He was right about Iraq, and honest and self-confident to admit the failure of the Libya intervention. And despite his earlier promises, the US will not be able to withdraw troops from Afghanistan before he leaves the White House. All three cases have unmistakably shown that external military interventions do not serve the twin purposes of nation-building and promoting democracy. Turkey went further than other regional countries in this respect because of her proximity to and long history with Europe which finally inspired the reforms undertaken by Atatürk. In other words, democracy cannot be air-dropped. And today, even Turkey’s experience with democracy faces an uncertain future.

In May 2013 President Obama said that America could not remain on “a perpetual war-time footing.” Indeed, during the last century, brief military interventions aside, the US has gone to war seven times. These are the First and Second World Wars, the wars in Korea and Vietnam, the two Gulf wars and the war in Afghanistan. The intervention in Afghanistan has outlasted the Vietnam war. The war in Iraq lasted nine years and now American troops are back. Thus, when Pew Research Center Poll conducted a poll in April 2014, just 30% of Americans favored sending arms and military supplies to the Ukraine government while 62% were opposed.

As for the Far East, it is true that China has achieved remarkable economic progress and is investing more in military hardware. It may also be true that China is flexing muscles in disputed maritime areas. But China does not have a record of external military interventions. So, the better response to China’s growing power is not containment but engagement to promote a better world order through effective multilateralism since no global power is capable of decisive military interventions on the periphery of the other two. Arguing that bombing of targets in Syria would have made US allies in Southeast Asia safer is implausible.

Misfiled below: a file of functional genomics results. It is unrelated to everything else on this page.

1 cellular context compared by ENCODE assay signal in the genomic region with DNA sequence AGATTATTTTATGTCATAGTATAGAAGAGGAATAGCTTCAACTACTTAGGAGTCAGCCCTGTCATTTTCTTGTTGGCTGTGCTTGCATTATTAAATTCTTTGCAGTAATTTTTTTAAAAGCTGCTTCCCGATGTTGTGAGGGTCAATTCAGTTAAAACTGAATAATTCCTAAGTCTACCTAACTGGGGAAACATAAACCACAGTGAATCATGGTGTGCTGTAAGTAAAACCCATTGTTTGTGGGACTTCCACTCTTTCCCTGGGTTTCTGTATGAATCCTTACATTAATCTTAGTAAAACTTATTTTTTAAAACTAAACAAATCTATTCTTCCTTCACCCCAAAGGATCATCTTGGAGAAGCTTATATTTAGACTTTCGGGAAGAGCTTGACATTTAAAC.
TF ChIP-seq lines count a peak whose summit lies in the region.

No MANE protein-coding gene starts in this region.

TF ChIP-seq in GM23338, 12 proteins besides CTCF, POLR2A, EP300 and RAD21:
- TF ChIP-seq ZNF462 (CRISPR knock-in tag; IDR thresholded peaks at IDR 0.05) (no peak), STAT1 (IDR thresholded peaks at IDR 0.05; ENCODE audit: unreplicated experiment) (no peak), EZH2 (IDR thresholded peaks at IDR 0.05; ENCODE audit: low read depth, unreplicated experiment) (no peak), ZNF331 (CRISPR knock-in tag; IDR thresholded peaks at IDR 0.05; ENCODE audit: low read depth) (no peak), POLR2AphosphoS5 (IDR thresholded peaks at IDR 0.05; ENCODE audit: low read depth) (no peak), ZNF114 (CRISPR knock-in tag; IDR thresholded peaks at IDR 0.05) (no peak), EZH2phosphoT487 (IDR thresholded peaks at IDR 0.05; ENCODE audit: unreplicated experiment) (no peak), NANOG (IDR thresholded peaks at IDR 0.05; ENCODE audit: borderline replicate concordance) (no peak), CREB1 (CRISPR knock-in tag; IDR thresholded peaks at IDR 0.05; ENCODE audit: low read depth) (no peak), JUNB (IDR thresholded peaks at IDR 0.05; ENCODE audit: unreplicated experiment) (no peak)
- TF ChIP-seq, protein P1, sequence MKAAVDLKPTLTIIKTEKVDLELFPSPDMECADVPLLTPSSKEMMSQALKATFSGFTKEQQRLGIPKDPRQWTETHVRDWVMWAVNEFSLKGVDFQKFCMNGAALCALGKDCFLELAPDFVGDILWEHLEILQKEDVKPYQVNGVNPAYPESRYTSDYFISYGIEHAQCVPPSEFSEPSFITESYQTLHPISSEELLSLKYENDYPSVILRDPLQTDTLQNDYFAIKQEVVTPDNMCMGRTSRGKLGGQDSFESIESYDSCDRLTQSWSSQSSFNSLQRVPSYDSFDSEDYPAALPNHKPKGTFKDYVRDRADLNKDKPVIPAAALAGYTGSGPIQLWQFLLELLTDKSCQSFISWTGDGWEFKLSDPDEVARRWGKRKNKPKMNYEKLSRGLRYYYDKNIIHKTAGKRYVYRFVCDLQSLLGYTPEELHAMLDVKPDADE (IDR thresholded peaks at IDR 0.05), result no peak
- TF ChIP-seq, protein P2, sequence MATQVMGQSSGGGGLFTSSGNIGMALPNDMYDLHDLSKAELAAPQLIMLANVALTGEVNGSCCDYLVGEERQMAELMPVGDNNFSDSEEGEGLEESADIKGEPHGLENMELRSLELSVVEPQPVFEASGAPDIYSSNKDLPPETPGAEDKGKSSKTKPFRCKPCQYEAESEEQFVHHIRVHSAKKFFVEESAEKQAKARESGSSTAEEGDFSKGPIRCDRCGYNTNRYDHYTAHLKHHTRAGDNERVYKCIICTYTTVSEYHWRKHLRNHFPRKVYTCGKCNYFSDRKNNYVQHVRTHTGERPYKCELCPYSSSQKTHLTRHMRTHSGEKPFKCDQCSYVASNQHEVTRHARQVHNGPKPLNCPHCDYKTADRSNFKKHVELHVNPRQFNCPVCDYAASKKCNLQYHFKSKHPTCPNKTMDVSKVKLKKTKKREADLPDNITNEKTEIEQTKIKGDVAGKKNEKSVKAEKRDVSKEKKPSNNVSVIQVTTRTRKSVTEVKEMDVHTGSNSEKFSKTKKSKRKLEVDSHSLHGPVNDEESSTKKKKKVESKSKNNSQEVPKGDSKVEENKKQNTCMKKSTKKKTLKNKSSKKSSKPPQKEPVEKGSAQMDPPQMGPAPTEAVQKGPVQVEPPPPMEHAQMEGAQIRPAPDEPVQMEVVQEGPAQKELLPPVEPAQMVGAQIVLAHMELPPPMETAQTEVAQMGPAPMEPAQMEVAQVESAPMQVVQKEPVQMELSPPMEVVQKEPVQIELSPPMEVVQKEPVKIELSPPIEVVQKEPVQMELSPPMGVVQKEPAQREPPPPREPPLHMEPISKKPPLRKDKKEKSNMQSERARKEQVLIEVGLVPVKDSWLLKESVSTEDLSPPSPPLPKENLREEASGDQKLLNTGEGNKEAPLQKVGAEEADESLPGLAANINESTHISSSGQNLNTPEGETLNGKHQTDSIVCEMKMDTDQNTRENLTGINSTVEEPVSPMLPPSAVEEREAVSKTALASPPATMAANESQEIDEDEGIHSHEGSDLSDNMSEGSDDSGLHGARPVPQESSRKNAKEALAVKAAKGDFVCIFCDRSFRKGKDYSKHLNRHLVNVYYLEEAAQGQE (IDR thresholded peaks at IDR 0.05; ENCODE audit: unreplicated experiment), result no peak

In the final analysis, Syria’s chemical weapons have been eliminated without American military action. Russian intervention in Syria has led to a “cessation of hostilities” which, by and large, appears to have reduced violence providing an opportunity for political transition which Assad and the opposition must seize. ISIL seems to be losing ground in Syria and Iraq. In brief, US and Russia now have a better chance of containing if not ending this conflict. Of course, some would continue to say that this would give Russia, under the leadership of a “former KGB-operative”, an important role in the Middle East as global problem solver; recognize Moscow as a heavyweight in the international arena and consequently diminish US’ standing. But Russia is not just about President Putin and the KGB. With her rich history of suffering and resilience, with her music, art, literature, technical achievements, natural resources, huge territory between Europe, China and the Pacific Ocean and last but not least military power, Russia is a global player. And, if Russia can be persuaded to assume a more constructive role in disputes she is involved, to display her peace building capacity and be engaged in cooperation to bring some semblance of stability to the Middle East without another US military intervention, so much the better for everybody. Giving due recognition to Russia for such an achievement would not be a high price to pay.

In interviews with Jeffrey Goldberg, President Obama has fully explained his rationale for not taking military action against the Assad regime. This was published in the April 2016 issue of the Atlantic. The foregoing only aims to show that not everybody on the Middle East street is critical of his decision not to resort to force in Syria.
(*) Jackson Diehl, “The costs of Obama’s Syria policy are apparent to everyone but him”, March 20, 1016.